Central Authorization Policy Rule

The purpose of the Central Authorization Policy Rule (CAPR) is to provide a domain-wide definition of an isolated aspect of the organization's authorization policy. The administrator defines the CAPR to enforce one of the specific authorization requirements. Since the CAPR defines only one specific desired requirement of the authorization policy it can be more simply defined and understood than if all the authorization policy requirements of the organization are compiled into a single policy definition.

The CAPR has the following attributes:

  • Name – identifies the CAPR to the administrators.
  • Description – defines the purpose of the CAPR and any information that may be needed by consumers of the CAPR.
  • Applicability Expression – defines the resources or situations in which the policy will be applied.
  • ID – identifier for use in auditing of changes to the CAPR.
  • Effective Access Control Policy – a Windows security descriptor containing a DACL that defines the effective authorization policy.
  • Exception Expression – one or more expressions that provide a means to override the policy and grant access to a principal according to the evaluation of the expression.
  • Staging Policy – an optional Windows security descriptor containing a DACL that defines a proposed authorization policy (list of access control entries) that will be tested against the effective policy but not enforced. If there is a difference between the results of the effective policy and the staging policy the difference will be recorded in the audit event log.
    • Since staging can have an unpredictable effect on system performance, a Group Policy administrator must be able to select specific machines on which staging will be in effect. This allows the existing policy to be in place on most machines in an OU while staging is happening on a subset of the machines.
    • P2 – A local administrator on a particular machine should be able to disable staging if staging on that machine is causing too much of a performance degradation.
  • Backlink to CAP – A list of backlinks to any CAPs that may be referring to this CAPR.

During access check, the CAPR is be evaluated for applicability based on the applicability expression. If a CAPR is applicable, it is evaluated for whether it provides the requesting user the requested access to the identified resource. The results of the CAPE evaluation is then logically joined by AND with the results of the DACL on the resource and any other applicable CAPRs in effect on the resource.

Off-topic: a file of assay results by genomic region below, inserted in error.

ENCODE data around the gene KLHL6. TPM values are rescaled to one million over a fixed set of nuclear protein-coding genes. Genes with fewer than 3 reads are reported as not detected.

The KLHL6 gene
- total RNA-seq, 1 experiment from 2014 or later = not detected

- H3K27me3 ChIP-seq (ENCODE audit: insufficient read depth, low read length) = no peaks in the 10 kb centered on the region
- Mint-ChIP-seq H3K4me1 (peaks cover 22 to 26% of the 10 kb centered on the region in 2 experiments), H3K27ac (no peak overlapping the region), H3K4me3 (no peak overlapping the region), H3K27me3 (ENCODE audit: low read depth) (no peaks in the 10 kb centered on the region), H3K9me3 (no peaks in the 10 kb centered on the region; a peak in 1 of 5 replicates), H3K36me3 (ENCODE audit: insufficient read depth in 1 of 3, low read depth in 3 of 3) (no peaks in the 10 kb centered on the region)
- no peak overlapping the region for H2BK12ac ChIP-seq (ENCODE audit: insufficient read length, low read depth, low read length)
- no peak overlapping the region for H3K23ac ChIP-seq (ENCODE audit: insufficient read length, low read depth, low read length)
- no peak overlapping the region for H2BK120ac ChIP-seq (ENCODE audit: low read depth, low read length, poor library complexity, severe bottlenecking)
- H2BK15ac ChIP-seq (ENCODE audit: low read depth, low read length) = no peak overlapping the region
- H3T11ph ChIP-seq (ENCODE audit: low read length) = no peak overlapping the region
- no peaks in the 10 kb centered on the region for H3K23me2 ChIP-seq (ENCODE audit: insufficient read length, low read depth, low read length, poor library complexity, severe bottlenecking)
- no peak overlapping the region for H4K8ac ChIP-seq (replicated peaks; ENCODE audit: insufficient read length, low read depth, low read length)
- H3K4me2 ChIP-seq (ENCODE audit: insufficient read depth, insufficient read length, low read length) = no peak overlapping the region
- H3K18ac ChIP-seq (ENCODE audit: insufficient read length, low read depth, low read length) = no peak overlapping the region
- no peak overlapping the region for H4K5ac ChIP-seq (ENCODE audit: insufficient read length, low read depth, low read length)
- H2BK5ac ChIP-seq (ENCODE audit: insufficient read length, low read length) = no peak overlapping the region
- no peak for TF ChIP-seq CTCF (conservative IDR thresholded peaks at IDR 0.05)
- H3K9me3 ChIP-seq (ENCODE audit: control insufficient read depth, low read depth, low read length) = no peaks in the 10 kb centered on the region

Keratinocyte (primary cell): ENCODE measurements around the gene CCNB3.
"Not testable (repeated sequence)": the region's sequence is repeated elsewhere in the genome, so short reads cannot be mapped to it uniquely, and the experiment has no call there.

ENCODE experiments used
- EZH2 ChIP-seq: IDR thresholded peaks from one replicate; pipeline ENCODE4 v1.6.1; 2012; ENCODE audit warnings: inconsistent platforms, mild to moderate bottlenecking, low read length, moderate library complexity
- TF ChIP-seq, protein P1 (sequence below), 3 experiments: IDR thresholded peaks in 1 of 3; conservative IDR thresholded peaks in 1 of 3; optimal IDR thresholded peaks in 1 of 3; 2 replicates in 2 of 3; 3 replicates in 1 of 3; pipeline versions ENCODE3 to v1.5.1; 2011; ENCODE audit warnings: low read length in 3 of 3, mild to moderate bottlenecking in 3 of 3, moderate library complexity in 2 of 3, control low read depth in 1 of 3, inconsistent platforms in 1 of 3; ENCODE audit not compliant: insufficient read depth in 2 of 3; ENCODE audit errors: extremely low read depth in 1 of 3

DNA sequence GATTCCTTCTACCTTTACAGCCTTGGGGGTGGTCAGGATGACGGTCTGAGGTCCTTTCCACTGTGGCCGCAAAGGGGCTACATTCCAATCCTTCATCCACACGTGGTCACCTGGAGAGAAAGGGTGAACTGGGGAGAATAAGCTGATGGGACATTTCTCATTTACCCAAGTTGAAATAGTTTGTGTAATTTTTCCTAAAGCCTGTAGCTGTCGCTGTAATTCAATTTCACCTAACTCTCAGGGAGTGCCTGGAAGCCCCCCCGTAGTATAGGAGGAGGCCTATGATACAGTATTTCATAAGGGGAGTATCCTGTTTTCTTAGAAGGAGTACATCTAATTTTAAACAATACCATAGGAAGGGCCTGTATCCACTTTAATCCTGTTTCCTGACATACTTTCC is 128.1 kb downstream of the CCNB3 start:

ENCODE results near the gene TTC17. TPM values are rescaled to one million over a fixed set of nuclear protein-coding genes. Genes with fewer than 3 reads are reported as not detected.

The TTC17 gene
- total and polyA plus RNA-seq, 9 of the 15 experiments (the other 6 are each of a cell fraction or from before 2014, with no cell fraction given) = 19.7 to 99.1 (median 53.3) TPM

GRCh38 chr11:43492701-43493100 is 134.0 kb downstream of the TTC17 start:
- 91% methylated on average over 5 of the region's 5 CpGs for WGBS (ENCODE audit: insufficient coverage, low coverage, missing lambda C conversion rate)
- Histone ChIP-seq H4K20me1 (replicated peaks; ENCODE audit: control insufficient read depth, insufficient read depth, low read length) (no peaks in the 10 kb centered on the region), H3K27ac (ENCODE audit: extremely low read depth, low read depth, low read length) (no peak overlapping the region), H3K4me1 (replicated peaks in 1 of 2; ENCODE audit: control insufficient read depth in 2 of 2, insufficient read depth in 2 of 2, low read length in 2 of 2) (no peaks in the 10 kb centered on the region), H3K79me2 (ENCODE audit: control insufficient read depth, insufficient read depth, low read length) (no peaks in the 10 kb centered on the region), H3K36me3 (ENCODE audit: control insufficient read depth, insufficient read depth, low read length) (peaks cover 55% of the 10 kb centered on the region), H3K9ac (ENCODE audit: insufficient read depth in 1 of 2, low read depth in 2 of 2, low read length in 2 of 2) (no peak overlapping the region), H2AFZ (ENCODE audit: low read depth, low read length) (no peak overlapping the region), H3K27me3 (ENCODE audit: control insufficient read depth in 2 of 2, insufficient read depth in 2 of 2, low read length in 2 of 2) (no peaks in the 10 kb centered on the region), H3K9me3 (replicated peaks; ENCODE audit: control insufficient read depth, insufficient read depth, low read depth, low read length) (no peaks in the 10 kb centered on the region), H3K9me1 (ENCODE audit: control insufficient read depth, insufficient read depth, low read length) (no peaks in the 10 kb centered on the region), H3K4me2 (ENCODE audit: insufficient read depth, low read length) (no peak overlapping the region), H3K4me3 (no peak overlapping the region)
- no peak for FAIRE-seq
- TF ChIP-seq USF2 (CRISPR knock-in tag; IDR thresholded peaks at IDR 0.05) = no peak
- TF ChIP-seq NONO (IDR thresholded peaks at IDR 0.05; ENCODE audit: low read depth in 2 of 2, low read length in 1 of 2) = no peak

Example CAPRs:

APPLIES-TO="(@resource.confidentiality == HBI"
SD ="D:(A;;FA;;;AU;(@memberOf("Smartcard Logon")))"
StagingSD = "D:(A;;FA;;;AU;(@memberOf("Smartcard Logon") AND memberOfAny(Resource.ProjectGroups)))"
description="Control access to sensitive information"
Applies-To="@resource.retention == true"
SD ="D:(A;;;FA;;BA)(A;;FR;;;WD)"
description="If the document is marked for retention, then it is read-only for everyone however Local Admins have 
full control to them to put them out of retention when the time comes"
Applies-To="@resource.label == 'finance'"
description="Department: Only employees of the finance department should be able to read documents labeled as finance"

Deny ACEs in CAPEs

In Windows 8 deny ACEs will not be supported in a CAPR. The CAPR authoring UX will not allow creation of a deny ACE. Additionally, when the LSA retrieves the CAP from Active Directory, LSA will verify that no CAPRs have deny ACEs. If a deny ACE is found in a CAPR then the CAP will be treated as invalid and not be copied to the registry or SRM.

Note  The access check will not enforce that no deny ACEs are present. Deny ACEs in a CAPR will be applied. It is expected that authoring tools will prevent this from happening.

CAPE Definition

CAPRs are created though a new UX provided in Active Directory Administrative Center (ADAC.) In ADAC a new task option is provided to create a CAPR. When this task is selected, ADAC will prompt the user with a dialog asking the user for a CAPR name and a description. When these are provided, the controls to define any of the remaining CAPR elements become enabled. For each of the remaining CAPR elements, the UX will call out to the ACL-UI to allow definition of expression and/or ACLs.

Related topics

Dynamic Access Control (DAC) scenario